LEXINGTON, KY.

Fire destroys businesses

A massive fire destroyed a 70-year-old beef cattle auction business in Lexington on Saturday, churning up a plume of thick, black smoke that darkened the skies for miles as the wind-whipped flames consumed several nearby businesses. No one was injured in the fire that destroyed seven acres of the stockyards operated by the Blue Grass Livestock Marketing Group. At least 120 firefighters battled the blaze for several hours Saturday afternoon in a wooden structure that Interim Fire Chief Harold Hoskins compared to “a standing lumber yard.” Hoskins said several businesses were destroyed over one city block.

MINNEAPOLIS

Female chauffeurs win case

A federal judge awarded damages to three Minnesota women who sued after they were dismissed from their chauffeur jobs because a Saudi prince wanted only male drivers. U.S. District Judge Joan Ericksen on Thursday awarded $130,000 each to Gretchen Cooper, Barbara Herold and Lisa Boutelle. In November, Ericksen ruled in favor of the three women, who filed a gender discrimination lawsuit in 2012 in Minneapolis. The women received $100,000 each for mental anguish and suffering under the Minnesota Human Rights Act. Erickson doubled the $15,000 that each woman sought for wage loss to $30,000.

COLLEGE STATION, TEXAS

MIT wins design competition

MIT student engineers won a competition to transform SpaceX and Tesla Motors co-founder Elon Musk’s idea into a design for a Hyperloop to move pods of people at high speed. The Boston-based Massachusetts Institute of Technology was named the winner on Saturday after a competition among more than 1,000 college students at Texas A&M university in College Station. The top teams will build their pods and test them at the world’s first Hyperloop Test Track, being built adjacent to SpaceX’s Hawthorne, Calif., headquarters.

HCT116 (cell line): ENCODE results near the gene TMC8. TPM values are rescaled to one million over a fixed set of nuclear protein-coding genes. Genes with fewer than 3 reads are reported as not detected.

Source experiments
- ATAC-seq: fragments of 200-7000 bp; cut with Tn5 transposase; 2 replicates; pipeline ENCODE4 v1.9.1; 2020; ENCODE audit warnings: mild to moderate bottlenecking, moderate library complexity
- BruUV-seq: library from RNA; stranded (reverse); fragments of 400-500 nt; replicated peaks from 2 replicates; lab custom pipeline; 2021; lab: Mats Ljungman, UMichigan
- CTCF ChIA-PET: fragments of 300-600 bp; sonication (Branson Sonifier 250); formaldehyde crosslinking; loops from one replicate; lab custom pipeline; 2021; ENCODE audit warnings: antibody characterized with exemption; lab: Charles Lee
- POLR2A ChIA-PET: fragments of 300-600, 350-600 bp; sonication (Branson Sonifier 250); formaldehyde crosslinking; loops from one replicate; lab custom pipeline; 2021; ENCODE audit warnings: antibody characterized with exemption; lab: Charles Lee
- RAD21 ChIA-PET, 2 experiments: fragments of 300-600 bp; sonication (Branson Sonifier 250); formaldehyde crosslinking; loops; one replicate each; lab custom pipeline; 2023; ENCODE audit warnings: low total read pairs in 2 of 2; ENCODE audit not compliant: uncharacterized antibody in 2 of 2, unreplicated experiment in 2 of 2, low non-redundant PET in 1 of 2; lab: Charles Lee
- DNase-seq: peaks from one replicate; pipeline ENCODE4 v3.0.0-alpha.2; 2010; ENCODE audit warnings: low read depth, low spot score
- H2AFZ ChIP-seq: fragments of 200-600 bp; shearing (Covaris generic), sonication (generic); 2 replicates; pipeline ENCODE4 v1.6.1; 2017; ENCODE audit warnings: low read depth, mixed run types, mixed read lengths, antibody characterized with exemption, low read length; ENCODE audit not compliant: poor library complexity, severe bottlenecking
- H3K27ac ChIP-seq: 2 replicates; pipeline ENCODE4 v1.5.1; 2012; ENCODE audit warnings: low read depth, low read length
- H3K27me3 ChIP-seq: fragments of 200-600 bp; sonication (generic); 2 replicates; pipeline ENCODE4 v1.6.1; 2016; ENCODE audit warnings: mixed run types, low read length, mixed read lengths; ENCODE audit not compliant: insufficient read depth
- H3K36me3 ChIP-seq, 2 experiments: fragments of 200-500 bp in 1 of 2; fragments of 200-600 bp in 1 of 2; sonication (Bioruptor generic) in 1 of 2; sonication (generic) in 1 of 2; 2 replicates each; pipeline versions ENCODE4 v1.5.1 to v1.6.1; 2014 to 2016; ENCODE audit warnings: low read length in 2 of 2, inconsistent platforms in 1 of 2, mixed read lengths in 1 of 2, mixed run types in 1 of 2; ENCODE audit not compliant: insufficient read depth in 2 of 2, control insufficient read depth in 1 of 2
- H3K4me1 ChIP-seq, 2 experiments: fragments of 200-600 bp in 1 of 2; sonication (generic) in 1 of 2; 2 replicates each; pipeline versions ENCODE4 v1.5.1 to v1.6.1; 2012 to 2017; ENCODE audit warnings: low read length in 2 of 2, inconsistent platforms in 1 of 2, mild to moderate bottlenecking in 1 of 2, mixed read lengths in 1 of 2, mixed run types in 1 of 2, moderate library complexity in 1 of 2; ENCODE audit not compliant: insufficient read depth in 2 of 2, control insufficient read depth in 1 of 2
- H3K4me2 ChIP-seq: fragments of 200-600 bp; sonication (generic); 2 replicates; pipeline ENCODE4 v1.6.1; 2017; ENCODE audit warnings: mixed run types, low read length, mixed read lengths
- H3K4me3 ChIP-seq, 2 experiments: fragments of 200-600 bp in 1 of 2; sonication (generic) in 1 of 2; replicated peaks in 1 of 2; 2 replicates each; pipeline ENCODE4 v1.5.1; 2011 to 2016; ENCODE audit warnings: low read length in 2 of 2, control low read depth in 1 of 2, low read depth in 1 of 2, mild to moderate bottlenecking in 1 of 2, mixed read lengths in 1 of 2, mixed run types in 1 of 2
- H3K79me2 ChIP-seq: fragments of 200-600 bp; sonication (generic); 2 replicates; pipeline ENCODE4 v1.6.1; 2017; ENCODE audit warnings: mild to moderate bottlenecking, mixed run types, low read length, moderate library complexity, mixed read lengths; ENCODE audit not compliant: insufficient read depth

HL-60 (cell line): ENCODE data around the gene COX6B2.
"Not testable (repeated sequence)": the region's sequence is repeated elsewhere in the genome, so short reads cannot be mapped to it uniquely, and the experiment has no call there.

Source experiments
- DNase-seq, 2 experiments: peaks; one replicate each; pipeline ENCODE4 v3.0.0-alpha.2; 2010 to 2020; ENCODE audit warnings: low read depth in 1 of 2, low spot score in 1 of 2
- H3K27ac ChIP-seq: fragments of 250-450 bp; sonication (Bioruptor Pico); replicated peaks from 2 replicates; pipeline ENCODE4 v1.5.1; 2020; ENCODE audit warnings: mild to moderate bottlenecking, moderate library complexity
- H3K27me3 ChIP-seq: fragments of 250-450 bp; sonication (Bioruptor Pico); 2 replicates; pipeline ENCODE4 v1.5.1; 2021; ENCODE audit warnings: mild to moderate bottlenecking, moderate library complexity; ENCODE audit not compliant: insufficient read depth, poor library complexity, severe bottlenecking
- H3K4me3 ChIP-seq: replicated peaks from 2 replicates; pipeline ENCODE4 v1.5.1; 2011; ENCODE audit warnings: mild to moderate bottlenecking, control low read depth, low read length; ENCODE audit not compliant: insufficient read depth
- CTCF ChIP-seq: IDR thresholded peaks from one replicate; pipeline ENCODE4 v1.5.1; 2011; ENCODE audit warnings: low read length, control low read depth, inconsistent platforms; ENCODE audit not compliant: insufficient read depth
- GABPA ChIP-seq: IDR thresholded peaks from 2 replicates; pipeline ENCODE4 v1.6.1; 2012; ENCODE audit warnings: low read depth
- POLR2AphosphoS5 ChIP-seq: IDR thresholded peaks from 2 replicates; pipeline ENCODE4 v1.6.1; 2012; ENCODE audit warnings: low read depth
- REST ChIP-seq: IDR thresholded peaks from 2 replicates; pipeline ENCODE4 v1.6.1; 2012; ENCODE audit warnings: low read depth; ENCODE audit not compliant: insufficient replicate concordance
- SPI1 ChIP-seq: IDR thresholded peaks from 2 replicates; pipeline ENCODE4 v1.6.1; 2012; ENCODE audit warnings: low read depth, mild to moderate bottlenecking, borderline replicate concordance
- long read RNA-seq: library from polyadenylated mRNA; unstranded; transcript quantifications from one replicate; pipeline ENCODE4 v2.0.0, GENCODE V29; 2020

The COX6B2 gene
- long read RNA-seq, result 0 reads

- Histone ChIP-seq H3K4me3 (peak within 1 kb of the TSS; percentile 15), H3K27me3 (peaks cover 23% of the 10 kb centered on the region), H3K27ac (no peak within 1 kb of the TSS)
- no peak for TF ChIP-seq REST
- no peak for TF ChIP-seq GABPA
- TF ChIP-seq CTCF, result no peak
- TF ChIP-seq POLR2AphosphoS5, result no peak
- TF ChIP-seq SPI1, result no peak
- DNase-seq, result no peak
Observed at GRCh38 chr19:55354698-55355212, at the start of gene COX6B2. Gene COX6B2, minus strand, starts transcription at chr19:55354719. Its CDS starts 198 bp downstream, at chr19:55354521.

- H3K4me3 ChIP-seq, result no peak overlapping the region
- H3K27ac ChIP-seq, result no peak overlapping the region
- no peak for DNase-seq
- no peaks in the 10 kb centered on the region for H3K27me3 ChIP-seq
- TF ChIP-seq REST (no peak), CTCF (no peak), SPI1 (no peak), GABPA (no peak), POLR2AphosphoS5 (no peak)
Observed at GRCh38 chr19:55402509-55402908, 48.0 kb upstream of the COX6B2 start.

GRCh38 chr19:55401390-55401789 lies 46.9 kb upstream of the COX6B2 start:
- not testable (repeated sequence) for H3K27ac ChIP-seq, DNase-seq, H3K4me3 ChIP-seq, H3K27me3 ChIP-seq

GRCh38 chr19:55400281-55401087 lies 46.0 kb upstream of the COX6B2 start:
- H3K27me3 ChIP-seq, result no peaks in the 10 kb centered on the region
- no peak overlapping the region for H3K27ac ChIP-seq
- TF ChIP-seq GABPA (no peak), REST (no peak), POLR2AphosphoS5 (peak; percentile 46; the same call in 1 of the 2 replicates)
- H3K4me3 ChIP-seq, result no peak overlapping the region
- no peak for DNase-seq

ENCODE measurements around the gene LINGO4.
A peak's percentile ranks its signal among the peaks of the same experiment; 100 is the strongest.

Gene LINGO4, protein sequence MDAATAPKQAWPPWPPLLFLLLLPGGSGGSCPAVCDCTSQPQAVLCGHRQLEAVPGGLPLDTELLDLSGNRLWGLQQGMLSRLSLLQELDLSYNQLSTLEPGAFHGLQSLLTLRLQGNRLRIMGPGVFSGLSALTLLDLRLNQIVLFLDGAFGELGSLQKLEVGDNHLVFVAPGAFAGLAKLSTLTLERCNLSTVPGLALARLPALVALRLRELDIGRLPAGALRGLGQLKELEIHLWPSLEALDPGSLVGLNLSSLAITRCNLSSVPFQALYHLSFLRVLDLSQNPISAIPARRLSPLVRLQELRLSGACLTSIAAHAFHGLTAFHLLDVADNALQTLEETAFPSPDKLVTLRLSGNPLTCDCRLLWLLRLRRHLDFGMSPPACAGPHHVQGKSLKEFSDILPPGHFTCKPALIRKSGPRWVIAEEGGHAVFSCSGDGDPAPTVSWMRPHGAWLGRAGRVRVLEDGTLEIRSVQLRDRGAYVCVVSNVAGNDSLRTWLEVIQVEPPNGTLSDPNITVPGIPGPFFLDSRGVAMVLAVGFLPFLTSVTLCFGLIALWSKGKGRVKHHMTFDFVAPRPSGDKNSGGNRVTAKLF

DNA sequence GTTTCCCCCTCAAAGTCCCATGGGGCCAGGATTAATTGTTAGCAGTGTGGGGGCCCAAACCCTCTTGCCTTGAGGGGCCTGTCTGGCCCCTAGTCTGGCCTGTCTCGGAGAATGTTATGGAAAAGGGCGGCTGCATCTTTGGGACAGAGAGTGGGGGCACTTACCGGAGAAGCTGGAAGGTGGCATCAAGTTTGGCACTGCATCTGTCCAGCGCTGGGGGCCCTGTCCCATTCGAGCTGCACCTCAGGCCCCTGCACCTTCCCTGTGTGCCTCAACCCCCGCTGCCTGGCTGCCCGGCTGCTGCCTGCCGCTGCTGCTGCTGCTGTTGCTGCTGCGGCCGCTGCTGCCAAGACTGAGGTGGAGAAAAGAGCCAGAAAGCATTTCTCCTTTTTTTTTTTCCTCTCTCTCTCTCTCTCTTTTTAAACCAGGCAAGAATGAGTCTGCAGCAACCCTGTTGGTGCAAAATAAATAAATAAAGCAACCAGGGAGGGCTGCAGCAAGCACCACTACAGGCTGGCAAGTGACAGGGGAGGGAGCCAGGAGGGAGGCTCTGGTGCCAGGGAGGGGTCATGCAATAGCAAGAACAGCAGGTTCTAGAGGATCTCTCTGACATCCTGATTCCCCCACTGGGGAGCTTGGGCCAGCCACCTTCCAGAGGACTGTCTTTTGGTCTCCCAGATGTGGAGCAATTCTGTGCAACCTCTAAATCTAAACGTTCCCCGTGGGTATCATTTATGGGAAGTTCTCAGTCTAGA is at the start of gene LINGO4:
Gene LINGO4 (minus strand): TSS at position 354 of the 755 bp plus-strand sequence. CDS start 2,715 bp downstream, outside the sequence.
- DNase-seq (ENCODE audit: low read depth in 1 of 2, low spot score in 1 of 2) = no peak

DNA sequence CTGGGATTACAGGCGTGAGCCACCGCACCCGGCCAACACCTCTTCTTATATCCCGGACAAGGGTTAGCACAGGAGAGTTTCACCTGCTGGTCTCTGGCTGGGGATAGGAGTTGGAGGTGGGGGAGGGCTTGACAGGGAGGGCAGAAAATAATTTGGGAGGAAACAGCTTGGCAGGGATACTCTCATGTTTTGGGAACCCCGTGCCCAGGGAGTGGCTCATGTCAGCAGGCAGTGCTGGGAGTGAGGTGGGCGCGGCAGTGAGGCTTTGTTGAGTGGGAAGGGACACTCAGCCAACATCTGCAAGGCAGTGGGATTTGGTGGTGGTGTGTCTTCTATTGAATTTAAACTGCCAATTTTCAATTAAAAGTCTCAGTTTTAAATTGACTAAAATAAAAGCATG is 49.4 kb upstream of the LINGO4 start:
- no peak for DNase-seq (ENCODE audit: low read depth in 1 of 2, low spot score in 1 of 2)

WASHINGTON

Petraeus won’t be demoted

The Pentagon says it will not demote retired Army Gen. David Petraeus, who pleaded guilty to a misdemeanor charge of mishandling classified information while CIA director, an incident stemming from an affair with his biographer. “The Army completed its review of his case and recommended no additional action,” Stephen C. Hedger, assistant defense secretary for legislative affairs, wrote the Senate Armed Services Committee on Friday. Hedger said Defense Secretary Ash Carter “considers this matter closed.”

Compiled from wire reports